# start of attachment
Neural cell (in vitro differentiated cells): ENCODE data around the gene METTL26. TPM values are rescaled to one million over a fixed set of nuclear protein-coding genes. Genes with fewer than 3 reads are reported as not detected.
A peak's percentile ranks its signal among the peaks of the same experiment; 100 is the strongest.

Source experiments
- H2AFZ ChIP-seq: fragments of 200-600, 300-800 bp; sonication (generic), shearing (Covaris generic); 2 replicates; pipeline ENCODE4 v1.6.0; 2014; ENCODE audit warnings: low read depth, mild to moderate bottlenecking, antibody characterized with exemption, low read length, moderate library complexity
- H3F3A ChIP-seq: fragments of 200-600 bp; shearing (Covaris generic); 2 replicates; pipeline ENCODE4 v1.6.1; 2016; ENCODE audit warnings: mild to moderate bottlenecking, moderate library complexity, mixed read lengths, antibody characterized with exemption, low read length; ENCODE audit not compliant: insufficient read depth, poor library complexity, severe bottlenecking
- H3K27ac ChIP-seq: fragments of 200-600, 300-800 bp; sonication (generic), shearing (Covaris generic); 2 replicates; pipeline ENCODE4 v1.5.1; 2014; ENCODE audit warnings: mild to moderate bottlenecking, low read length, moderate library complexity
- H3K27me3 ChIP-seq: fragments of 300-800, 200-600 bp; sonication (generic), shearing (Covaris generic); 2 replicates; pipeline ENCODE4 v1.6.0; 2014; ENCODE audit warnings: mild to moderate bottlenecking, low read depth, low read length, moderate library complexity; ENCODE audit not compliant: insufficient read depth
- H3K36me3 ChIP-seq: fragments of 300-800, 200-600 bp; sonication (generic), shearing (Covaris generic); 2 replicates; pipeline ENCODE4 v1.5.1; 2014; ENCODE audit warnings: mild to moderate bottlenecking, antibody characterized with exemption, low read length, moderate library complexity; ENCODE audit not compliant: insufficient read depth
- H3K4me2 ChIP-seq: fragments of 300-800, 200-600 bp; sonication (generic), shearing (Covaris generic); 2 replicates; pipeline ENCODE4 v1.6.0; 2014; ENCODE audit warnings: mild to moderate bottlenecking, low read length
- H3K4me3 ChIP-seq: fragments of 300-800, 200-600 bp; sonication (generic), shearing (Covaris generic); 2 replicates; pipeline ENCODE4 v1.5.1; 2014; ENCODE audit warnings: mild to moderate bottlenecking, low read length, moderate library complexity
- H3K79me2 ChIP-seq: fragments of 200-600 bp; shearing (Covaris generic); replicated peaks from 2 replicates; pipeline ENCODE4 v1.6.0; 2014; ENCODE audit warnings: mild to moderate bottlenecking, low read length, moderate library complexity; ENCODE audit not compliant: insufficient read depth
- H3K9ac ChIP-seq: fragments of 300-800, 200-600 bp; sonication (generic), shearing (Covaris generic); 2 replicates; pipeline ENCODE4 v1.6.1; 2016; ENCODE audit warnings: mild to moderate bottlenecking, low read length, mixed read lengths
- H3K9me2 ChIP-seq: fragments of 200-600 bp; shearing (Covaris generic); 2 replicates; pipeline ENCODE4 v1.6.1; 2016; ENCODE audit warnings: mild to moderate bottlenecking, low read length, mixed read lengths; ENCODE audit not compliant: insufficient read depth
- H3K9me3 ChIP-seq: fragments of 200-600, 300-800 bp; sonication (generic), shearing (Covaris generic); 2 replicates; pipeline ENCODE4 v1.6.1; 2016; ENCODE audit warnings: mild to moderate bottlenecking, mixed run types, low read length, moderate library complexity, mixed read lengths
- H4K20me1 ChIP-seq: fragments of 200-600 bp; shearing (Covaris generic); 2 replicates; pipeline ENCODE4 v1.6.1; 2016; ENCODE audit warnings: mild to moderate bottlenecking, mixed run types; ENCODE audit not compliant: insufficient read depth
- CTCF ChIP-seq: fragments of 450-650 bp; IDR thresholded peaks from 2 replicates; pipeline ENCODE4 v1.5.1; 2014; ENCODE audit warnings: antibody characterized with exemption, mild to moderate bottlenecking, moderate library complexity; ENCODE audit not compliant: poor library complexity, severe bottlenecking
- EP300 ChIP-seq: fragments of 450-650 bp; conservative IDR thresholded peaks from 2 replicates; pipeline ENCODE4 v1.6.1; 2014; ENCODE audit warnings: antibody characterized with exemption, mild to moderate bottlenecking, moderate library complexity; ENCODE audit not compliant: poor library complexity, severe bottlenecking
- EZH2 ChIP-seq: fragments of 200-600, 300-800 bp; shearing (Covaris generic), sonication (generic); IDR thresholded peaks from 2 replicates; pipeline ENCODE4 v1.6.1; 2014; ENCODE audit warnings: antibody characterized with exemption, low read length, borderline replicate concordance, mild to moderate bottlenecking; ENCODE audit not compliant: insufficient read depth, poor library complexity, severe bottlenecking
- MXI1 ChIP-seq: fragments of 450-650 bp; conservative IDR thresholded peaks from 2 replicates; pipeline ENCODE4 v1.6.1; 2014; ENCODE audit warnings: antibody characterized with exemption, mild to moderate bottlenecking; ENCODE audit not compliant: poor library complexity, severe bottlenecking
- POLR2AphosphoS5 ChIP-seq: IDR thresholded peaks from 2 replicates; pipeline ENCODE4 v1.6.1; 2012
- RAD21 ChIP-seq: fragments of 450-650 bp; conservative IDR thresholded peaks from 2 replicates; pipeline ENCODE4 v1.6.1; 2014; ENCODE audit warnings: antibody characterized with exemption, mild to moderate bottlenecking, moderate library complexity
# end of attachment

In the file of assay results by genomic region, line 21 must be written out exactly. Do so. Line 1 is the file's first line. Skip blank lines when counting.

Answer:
- RAD21 ChIP-seq: fragments of 450-650 bp; conservative IDR thresholded peaks from 2 replicates; pipeline ENCODE4 v1.6.1; 2014; ENCODE audit warnings: antibody characterized with exemption, mild to moderate bottlenecking, moderate library complexity